Officials lower Lake Manatee water level to protect 'distressed' dam

skennedy@bradenton.comFebruary 18, 2014 


The level of Lake Manatee's waters will drop about two feet in the coming days as Manatee County releases water through dam spillways into the Manatee River. MATT M. JOHNSON/BRADENTON HERALD


MANATEE -- Engineers continued Monday to evaluate the stability of the Lake Manatee Dam after county officials last week warned its clay core may have been compromised.

The base of the dam was still intact, and neighboring homes had not been evacuated as of Monday evening, said Bruce MacLeod, superintendent of Manatee County's Lake Manatee Water Treatment Plant, which supplies water to the county utility system.

Workers are slowly bringing lake levels down to 38 feet from its capacity of 40 feet as a precautionary measure.

"We're bringing the lake down to 39.09 (feet) this morning," he said Monday. "We're heading down to 38 (feet), and doing a very slow release.

"We don't want 'tail water'

on the backside," he added.

Last week, a consultant alerted county officials erosion had occurred and a four- or five-day rainfall could compromise the dam. The consultant made the report after in-depth testing and a review of cumulative data from the dam.

Engineers described the dam as "severely distressed."

Without immediate intervention, engineers predicted a high risk of an uncontrolled release.

The water treatment plant at 7914 Waterline Road provides drinking water to Manatee County residents. Sarasota County buys more than half its water from Manatee County.

County consultants will investigate the center of the dam to determine what must be done, said MacLeod.

"The engineers are figuring out what they want to investigate. It will take five to seven days, and then we'll know exactly where we'll need repair," said MacLeod.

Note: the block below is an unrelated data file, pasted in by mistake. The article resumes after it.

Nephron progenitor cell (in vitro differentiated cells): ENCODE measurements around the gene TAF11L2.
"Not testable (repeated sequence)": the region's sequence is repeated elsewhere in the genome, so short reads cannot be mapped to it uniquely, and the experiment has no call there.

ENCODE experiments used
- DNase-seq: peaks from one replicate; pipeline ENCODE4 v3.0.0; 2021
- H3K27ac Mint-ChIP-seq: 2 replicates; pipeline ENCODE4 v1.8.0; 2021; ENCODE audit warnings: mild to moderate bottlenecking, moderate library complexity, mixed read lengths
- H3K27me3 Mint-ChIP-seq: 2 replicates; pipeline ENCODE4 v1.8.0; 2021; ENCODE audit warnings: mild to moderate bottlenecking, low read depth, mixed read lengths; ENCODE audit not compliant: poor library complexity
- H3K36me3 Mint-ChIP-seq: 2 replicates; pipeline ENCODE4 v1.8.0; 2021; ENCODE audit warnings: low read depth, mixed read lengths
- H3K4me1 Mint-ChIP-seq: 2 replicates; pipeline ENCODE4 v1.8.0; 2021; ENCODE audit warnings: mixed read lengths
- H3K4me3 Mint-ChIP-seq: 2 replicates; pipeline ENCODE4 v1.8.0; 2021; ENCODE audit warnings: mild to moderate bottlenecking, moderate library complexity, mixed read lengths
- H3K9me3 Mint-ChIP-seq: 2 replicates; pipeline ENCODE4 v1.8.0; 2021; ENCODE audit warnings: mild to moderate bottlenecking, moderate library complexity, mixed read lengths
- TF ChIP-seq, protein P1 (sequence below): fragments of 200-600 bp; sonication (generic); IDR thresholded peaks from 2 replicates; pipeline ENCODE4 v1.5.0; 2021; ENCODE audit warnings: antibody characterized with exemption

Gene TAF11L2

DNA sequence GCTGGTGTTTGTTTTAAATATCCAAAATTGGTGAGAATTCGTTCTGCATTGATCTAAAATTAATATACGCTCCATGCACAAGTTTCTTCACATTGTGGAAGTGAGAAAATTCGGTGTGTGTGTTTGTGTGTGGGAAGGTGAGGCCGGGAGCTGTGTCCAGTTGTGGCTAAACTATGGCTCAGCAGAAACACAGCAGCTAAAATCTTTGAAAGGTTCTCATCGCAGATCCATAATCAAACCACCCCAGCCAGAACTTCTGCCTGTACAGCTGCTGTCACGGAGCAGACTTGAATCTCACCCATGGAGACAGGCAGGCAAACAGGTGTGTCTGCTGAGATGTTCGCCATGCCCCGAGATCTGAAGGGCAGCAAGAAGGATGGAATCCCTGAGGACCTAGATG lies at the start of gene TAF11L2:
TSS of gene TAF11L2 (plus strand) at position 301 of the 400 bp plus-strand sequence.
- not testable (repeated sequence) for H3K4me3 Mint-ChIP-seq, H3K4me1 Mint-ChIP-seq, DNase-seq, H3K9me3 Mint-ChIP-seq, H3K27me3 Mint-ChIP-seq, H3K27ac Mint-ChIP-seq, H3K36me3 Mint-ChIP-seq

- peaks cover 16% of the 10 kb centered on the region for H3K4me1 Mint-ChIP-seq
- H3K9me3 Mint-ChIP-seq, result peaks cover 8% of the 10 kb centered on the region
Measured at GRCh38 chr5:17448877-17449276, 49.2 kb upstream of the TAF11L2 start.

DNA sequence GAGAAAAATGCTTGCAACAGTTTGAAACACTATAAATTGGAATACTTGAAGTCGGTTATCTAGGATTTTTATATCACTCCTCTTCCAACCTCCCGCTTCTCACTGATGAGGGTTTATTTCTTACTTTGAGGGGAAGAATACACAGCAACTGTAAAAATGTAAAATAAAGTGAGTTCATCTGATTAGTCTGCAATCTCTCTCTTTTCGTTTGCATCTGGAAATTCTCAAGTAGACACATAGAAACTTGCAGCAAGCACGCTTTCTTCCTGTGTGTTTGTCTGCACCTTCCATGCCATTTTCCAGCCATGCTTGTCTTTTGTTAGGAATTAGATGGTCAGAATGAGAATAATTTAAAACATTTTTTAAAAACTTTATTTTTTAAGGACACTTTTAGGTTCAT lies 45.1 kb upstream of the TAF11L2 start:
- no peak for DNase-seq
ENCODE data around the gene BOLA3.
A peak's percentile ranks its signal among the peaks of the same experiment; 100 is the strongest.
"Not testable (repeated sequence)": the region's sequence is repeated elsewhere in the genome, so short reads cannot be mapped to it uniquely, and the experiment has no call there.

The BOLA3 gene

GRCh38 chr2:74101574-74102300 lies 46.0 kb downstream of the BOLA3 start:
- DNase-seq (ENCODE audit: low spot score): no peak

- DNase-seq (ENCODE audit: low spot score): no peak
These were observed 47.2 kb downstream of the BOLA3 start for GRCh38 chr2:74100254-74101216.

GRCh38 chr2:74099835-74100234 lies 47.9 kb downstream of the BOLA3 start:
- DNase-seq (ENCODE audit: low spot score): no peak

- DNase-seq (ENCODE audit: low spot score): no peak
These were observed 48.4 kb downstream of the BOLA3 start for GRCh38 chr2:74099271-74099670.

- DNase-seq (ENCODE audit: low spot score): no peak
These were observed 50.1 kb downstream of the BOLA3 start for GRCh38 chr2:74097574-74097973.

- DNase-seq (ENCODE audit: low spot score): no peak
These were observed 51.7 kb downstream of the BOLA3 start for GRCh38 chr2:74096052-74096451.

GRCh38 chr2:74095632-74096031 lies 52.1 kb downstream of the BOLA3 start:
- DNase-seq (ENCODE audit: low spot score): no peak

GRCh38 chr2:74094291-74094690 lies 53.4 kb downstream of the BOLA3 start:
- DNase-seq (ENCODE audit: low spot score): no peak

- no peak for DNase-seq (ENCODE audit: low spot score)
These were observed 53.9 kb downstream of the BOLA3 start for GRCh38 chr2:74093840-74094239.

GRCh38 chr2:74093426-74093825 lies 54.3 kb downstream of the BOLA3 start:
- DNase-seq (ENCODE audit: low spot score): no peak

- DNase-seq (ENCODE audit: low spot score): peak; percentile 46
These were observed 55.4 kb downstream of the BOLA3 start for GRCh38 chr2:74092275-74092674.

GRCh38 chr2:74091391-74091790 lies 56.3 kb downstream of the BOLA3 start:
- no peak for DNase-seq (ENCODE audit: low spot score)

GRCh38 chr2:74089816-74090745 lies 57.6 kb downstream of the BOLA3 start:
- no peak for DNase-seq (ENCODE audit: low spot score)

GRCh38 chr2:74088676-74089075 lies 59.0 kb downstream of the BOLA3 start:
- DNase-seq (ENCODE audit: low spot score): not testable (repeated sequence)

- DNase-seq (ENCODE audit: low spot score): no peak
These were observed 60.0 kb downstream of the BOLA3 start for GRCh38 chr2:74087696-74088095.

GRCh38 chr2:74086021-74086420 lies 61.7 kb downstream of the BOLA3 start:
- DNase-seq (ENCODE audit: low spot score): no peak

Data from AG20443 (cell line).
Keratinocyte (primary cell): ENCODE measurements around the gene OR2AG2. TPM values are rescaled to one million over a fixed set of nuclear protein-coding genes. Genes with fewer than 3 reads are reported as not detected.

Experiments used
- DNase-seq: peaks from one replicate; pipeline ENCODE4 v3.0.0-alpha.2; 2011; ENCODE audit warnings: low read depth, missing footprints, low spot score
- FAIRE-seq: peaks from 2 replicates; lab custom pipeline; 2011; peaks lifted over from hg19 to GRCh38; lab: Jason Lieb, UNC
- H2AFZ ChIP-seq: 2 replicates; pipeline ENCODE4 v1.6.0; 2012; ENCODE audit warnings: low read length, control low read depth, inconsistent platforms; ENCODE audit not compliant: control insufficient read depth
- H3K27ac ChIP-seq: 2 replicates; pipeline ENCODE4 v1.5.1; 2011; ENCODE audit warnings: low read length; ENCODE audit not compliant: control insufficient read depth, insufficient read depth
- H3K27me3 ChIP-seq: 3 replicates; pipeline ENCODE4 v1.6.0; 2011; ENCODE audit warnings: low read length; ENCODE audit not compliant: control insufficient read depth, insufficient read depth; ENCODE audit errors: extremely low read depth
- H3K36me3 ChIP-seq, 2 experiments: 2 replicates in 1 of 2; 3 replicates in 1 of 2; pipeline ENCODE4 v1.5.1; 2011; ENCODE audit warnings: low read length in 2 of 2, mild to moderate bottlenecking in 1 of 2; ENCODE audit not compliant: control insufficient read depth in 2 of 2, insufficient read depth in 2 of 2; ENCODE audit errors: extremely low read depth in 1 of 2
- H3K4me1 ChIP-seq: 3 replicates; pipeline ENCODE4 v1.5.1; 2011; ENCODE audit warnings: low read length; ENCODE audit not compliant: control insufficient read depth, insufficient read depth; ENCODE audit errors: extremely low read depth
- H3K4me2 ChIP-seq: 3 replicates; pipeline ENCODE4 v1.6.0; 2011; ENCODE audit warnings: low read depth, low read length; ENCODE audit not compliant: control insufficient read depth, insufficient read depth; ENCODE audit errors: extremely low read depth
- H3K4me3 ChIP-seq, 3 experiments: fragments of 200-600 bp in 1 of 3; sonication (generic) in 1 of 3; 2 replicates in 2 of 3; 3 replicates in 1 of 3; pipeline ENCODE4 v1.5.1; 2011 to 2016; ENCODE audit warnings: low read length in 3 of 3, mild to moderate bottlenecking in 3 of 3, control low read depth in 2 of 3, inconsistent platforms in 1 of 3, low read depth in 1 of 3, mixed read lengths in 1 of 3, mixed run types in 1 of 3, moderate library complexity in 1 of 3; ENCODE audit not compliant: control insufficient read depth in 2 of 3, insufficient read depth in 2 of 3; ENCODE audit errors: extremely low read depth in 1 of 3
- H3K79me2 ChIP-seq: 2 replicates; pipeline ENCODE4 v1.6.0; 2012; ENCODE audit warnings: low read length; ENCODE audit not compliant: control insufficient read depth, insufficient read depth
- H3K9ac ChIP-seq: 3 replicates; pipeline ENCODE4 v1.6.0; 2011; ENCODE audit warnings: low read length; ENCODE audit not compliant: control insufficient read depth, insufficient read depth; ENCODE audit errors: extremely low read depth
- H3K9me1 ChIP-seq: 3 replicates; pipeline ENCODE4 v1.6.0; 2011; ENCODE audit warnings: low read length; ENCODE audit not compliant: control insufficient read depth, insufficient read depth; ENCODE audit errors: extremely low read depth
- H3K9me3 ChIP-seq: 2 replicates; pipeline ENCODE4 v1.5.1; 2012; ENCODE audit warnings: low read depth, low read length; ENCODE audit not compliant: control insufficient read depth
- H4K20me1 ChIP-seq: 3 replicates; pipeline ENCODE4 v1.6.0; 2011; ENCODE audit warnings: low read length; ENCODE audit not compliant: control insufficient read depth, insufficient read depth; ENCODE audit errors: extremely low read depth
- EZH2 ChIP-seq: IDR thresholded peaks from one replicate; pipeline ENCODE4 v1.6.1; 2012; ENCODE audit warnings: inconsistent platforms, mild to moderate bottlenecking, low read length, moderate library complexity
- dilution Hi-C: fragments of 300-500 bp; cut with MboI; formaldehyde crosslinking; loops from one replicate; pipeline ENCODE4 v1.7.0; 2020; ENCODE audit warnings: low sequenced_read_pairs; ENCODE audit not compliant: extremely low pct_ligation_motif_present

Asked if the dam troubles are related to those forming the basis of a lawsuit Manatee County officials filed in 2012 against URS Corporation Southern of Tallahassee, MacLeod said they are unrelated.

The lawsuit contends breach of contract and professional negligence in connection with a project at the dam, in which a temporary "cofferdam," meant to hold back water while repairs were made, failed to function as intended, according to court papers. The county is contesting its design and construction.

Last month, the Manatee County Commission OK'd a settlement proposal that would have URS pay the county $2.4 million. Two years ago, the company rejected a similar settlement proposal of $2.7 million.

The URS counterproposal was $20,000, which Manatee officials rejected.

URS attorney Tim Woodward could not be reached for comment Monday.

However, the company denied in court papers any professional negligence occurred.

It alleged the county "failed to mitigate or exacerbated its damages by unnecessarily removing the entirety of the cofferdam components," the Herald reported in 2012.

Its attorney also wrote "some or all of the issues complained of by the County are the fault of non-parties," such as the contractor, the Herald reported.

A court date has been set for June 9, said attorney Robert Buesing, representing Manatee County.

Asked if troubles at the dam this month might be related to issues addressed in the lawsuit, Buesing said: "We don't have the final report from the county on what went wrong. We need answers at this time. Obviously, the engineers must finish whatever they'll do. I suspect it'll be totally independent."

Sara Kennedy, Herald reporter, can be reached at 941-745-7031. Follow her on Twitter @sarawrites.

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